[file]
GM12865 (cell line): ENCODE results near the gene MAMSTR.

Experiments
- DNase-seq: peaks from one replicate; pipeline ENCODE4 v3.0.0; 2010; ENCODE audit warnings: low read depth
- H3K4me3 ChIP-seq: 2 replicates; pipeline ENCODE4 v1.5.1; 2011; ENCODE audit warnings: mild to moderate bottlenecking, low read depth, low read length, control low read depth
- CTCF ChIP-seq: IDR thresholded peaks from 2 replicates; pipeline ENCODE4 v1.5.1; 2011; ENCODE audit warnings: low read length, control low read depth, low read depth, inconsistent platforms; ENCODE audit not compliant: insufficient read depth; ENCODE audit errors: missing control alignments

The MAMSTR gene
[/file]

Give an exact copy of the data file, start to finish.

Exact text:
GM12865 (cell line): ENCODE results near the gene MAMSTR.

Experiments
- DNase-seq: peaks from one replicate; pipeline ENCODE4 v3.0.0; 2010; ENCODE audit warnings: low read depth
- H3K4me3 ChIP-seq: 2 replicates; pipeline ENCODE4 v1.5.1; 2011; ENCODE audit warnings: mild to moderate bottlenecking, low read depth, low read length, control low read depth
- CTCF ChIP-seq: IDR thresholded peaks from 2 replicates; pipeline ENCODE4 v1.5.1; 2011; ENCODE audit warnings: low read length, control low read depth, low read depth, inconsistent platforms; ENCODE audit not compliant: insufficient read depth; ENCODE audit errors: missing control alignments

The MAMSTR gene